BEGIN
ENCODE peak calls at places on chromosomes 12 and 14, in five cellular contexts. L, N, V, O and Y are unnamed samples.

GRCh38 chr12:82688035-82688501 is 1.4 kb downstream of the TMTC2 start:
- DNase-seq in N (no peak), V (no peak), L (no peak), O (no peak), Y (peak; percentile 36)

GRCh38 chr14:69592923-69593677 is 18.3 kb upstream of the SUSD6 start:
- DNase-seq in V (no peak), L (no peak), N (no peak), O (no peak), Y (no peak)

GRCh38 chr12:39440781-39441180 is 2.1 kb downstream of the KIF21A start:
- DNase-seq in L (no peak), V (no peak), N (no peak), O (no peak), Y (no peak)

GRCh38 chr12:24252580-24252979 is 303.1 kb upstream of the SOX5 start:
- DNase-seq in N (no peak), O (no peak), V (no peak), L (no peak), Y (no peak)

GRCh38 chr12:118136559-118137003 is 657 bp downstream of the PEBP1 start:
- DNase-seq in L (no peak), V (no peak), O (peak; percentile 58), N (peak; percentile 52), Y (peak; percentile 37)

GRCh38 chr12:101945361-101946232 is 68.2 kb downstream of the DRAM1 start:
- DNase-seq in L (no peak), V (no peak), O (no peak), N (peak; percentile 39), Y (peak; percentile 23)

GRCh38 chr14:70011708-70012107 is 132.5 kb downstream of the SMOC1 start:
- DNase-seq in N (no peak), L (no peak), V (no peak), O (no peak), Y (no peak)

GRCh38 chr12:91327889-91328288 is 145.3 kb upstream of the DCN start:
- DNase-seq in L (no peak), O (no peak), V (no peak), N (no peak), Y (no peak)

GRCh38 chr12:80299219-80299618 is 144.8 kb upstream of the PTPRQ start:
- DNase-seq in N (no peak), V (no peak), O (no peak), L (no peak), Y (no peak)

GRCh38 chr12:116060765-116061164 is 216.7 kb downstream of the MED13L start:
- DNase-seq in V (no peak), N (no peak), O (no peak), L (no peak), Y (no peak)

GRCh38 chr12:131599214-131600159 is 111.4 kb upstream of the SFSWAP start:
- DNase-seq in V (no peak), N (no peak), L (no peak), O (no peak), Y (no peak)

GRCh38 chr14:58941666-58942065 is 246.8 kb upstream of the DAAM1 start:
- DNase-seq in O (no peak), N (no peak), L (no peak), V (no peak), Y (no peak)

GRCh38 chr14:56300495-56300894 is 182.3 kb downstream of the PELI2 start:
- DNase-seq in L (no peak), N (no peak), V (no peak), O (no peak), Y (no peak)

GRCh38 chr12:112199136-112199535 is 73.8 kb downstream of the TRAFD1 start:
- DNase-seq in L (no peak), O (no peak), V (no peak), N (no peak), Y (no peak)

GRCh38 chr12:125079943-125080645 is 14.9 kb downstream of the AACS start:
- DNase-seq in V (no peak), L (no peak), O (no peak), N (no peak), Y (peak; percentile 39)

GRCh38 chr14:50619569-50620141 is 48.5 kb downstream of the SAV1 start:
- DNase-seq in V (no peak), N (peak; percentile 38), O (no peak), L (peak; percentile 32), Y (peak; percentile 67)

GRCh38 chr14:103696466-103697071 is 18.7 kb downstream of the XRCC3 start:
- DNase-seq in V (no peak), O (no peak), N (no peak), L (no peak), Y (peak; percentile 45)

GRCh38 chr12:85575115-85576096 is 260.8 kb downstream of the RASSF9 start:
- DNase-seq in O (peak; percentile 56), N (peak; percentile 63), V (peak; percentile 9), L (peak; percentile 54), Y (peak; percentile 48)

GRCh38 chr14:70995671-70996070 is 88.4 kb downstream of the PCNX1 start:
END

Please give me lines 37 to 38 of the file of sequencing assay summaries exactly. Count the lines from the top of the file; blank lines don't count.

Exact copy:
- DNase-seq in O (peak; percentile 56), N (peak; percentile 63), V (peak; percentile 9), L (peak; percentile 54), Y (peak; percentile 48)

GRCh38 chr14:70995671-70996070 is 88.4 kb downstream of the PCNX1 start: